Some learners of German use their accent to emphasize their cultural identity. Others want to lose it as quickly as possible so as not to stand out among native speakers. German studies expert Ursula Hirschfeld explains why that is not all that easy.
Professor Hirschfeld, as soon as the boy François opens his mouth in the cinema film “Bibi und Tina – Mädchen gegen Jungs”, it is immediately obvious that he is French. How is it that we can tell from a person’s accent what their mother tongue is?
This has to do with the way in which characteristics and rules of pronunciation from a person’s native tongue are transferred to their second language. There are specific relationships between the two languages in terms of their vowels and consonants, and in terms of their intonation, rhythm and accentuation, with the result for example that a Russian speaking German or a German speaking English will have a typical accent that we recognize.
According to “Current Language Attitudes in Germany”, a 2009 study conducted by the Institute for the German Language (IDS), French and Italian accents are very popular with German native speakers, yet many Germans do not like a Russian or Turkish accent. Why are there such different perceptions of foreign accents?
Prof. Dr. Ursula Hirschfeld | Photo (detail): © Private
Subjective assessments of spoken language depend on the one hand on the sound of the language we are listening to: is the language in question a melodious language, for instance, or does it tend to use more variations in volume? Are there a lot of vowels and voiced consonants, or more sequences of unvoiced consonants? In addition, a role is played by the relationship we have with the speaker’s native language: our perception of languages to which we cannot relate will be different to our perception of those to which we feel a connection, perhaps because we speak them ourselves. Finally, our assessment will also be influenced by our relationship with the culture and society in which the language in question is spoken.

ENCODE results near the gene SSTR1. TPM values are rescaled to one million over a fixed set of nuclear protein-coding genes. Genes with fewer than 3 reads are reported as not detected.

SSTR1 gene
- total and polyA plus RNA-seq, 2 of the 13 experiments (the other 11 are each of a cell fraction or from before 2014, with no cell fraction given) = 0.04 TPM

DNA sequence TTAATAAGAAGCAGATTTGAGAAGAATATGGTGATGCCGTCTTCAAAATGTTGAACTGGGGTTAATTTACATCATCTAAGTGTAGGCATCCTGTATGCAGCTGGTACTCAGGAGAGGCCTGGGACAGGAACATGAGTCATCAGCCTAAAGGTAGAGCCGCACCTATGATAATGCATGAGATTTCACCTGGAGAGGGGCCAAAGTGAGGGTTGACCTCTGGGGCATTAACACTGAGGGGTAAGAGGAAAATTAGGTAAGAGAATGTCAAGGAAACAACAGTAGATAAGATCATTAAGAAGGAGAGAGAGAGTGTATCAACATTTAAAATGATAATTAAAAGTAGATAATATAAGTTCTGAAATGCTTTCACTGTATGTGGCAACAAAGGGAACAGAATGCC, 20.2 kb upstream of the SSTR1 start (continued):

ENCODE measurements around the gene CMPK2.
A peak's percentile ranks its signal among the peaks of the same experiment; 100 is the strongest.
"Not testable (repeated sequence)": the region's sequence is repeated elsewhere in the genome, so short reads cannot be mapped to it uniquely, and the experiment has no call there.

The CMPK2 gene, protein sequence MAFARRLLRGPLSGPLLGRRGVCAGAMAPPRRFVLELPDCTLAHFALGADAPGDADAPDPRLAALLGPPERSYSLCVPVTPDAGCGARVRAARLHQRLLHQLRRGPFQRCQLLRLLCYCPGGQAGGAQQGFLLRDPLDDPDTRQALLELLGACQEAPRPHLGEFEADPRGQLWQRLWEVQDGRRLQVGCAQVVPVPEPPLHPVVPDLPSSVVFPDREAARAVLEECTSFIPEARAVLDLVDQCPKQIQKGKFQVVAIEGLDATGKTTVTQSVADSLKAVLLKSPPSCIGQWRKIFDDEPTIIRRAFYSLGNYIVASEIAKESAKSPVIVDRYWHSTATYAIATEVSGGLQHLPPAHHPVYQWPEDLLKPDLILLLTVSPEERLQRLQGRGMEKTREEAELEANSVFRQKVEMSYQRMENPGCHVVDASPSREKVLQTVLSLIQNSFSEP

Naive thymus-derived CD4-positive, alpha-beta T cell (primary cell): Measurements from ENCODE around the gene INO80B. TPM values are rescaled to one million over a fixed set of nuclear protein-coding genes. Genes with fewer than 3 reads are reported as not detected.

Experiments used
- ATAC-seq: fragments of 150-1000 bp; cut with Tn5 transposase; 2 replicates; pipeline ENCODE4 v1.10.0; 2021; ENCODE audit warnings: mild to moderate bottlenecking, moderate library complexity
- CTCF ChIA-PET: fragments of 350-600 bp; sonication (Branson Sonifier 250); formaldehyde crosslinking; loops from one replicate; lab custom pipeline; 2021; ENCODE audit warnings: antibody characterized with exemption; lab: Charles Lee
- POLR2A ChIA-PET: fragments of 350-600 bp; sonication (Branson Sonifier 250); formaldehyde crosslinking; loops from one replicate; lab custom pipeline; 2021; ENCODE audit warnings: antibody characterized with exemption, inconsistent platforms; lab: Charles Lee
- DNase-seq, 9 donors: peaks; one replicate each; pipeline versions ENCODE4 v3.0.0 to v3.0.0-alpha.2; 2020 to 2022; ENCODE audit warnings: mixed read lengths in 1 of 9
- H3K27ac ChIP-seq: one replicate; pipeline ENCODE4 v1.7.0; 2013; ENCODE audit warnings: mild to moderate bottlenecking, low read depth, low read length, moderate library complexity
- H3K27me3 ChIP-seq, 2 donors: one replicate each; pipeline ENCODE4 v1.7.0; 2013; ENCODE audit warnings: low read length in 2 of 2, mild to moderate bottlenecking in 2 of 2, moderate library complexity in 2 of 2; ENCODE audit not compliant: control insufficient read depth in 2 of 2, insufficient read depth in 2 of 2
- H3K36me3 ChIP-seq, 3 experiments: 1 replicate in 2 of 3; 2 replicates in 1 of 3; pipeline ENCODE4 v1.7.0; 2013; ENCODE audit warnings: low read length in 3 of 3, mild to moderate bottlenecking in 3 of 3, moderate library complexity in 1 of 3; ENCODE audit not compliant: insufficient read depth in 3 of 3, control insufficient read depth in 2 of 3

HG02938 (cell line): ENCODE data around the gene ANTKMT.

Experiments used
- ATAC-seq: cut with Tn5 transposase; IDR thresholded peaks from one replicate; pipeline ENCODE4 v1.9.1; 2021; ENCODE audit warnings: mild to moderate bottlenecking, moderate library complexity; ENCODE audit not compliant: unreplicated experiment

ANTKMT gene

What can be the consequences for the speaker if their accent is disliked by German native speakers?
A whole series of studies shows that people who have a typical immigrant accent will not enjoy the same opportunities when it comes to choice of profession or finding a job. It must be assumed that they will also be marginalized in other social or personal contexts. This does not apply only to people with a foreign accent, however, but also to those who have a strong dialect-based accent and move to another region, and to people who stutter or have some other speech impediment. Whenever a person’s speech differs from the usual or from the expected norm, discrimination can be the result.
Nonetheless, numerous studies into ethnolects and Kiezdeutsch (i.e. the German often spoken by young immigrants) indicate that young people intentionally speak with a foreign accent even though they can speak standard German. Why do you think this is?